El Pasoans impacted by Street Car Project construction

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By Zenia Lopez

Business owners and shoppers to Downtown for more than a year have had to maneuver through inconveniences regarding construction, road blockage, and reroutes because of the Street Car Project.

“This street car project is very irritating,” said William Foxworth, an employee at Hagan Imaging. “It has interfered getting to work by having to adjust my schedule around.”

This street car project began in late-2015 won’t be finished until late 2018, said Carl Jackson, a Sun Metro spokesman.

“I used to take the route from my house in Socorro to UTEP in almost 30 minutes by going through the Border Highway and going through Santa Fe,” said UTEP student Aaron Aceves. “Now that same trip takes me nearly 50 minutes on a good day.”

The street car routes consist of two loops. One is located downtown bounded by Santa Fe, Franklin, Kansas and Father Rahm streets.

The other loop will be located up town with the streets Franklin, Stanton, Baltimore, Glory, and Oregon. All these streets have been under construction for more than a year, causing people to get inconvenienced about taking alternative routes and finding their way around the blocked streets.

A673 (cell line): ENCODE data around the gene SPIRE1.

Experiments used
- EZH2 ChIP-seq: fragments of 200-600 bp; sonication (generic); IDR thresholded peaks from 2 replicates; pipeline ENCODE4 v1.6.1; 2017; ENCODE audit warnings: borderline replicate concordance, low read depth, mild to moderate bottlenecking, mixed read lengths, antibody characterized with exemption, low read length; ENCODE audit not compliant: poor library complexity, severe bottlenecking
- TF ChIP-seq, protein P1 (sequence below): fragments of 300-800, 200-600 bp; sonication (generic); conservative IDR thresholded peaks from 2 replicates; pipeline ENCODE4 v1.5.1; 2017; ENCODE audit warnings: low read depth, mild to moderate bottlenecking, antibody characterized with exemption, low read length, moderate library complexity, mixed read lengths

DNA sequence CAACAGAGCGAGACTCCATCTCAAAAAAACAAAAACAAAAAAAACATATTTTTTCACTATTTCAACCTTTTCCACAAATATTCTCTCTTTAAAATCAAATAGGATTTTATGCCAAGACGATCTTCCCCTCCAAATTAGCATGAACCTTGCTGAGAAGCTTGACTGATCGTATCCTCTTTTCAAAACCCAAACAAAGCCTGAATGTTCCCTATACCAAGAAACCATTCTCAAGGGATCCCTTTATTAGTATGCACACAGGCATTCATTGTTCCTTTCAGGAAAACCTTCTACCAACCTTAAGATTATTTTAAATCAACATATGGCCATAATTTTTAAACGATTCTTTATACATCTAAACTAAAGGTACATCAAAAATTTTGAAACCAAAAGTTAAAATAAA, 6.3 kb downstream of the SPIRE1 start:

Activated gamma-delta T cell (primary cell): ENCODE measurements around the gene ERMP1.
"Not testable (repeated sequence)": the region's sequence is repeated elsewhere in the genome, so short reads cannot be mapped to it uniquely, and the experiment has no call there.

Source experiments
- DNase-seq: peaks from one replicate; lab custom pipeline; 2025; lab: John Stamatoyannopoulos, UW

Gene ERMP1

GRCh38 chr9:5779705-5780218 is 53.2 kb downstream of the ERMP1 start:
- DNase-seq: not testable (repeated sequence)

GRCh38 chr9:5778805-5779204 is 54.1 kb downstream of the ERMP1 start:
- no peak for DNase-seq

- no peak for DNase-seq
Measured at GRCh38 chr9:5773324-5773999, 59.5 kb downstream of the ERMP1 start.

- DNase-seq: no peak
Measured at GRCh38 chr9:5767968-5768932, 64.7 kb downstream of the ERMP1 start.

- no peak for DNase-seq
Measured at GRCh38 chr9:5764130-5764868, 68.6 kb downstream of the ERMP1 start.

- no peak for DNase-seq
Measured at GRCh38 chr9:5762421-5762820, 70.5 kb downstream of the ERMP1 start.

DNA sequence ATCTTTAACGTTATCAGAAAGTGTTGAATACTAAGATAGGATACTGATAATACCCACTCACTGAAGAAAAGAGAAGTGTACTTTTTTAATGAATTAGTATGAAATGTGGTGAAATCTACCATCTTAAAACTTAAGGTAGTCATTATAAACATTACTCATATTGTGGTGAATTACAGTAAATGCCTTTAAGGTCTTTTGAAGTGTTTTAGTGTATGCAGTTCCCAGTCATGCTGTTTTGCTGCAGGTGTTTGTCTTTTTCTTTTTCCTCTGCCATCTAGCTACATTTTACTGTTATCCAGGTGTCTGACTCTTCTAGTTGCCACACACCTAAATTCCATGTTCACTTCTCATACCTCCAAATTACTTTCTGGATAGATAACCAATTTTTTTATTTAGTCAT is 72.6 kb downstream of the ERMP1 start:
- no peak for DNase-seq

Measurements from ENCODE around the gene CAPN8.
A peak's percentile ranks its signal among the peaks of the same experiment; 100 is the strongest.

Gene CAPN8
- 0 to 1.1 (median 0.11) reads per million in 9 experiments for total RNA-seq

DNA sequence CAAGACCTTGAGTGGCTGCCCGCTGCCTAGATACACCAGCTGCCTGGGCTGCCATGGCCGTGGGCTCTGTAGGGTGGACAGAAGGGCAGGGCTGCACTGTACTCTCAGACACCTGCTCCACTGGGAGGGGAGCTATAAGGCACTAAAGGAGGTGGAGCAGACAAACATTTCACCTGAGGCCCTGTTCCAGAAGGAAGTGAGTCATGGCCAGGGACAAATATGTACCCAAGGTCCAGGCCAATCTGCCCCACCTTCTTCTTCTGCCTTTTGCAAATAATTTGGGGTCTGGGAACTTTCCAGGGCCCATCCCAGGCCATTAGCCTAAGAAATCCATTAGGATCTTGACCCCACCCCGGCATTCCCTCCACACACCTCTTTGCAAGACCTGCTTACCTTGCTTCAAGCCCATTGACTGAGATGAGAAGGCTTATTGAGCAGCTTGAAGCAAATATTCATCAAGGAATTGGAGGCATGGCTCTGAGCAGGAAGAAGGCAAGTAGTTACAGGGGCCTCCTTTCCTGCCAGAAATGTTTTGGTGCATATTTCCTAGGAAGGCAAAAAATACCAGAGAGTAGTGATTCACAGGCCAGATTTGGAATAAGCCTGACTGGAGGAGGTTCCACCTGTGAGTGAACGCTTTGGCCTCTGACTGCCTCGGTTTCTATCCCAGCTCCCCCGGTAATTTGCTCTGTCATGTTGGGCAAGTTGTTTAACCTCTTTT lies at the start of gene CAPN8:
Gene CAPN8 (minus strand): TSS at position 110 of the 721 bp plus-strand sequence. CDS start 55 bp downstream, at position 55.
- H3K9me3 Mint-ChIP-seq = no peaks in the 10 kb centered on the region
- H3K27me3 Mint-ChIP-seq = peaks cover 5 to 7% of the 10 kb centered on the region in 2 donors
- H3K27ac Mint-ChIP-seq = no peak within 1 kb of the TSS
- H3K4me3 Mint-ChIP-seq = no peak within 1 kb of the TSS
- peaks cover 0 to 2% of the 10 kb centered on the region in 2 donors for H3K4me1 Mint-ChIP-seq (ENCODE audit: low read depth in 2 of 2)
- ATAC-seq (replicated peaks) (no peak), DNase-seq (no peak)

Customers trying to get to their businesses are upset because construction is pushing them away because parking spots are being blocked.

“Down here downtown is not a good idea to have that much construction because it takes away from parking and you have to walk from one place to another,” said customer Tommy Carreon who was trying to get to Tool Box, 506 N. Stanton St.

“You have to walk far to get to the bar, and of course, I wear heels – it’s a hassle,” Carreon said.

Street car supporters say the project will be more ecological to the environment, Aceves said.

The project was designated to reduce carbon monoxide because street cars produce less than cars.

Street cars will have Wi-Fi and air conditioning, Jackson said.

“I love the green direction the city is going with this project,” Aceves said. “I hope this is the first step of many in ending El Paso’s carbon foot print.”

Photo by Zenia Lopez for Journalism in July

Photo by Zenia Lopez for Journalism in July

Reviews are mixed on the project so far: Traffic has been impacted since construction began, but supporters say it will attract tourists and ease traffic.

“I think everybody. . . is very positive because they can see exactly what having this will do to reinvigorate the downtown area,” said Jackson, assistant director of Street Car Operations.

“Most people are very happy about it.”

As part of the project, meetings are held weekly at the Don Haskins Center at UTEP to address people impacted by construction.

“What we do is, every week, we have what we call stakeholder meetings where the residents can come up to where we have the meetings,” Jackson said. “That way they are speaking to the people who have the most knowledge about the schedule of the project and how it’s going.”

Downtown is growing with all the attractions and businesses, but the major street car project has been one of the most impacting projects due to all the construction and the repairing of streets.

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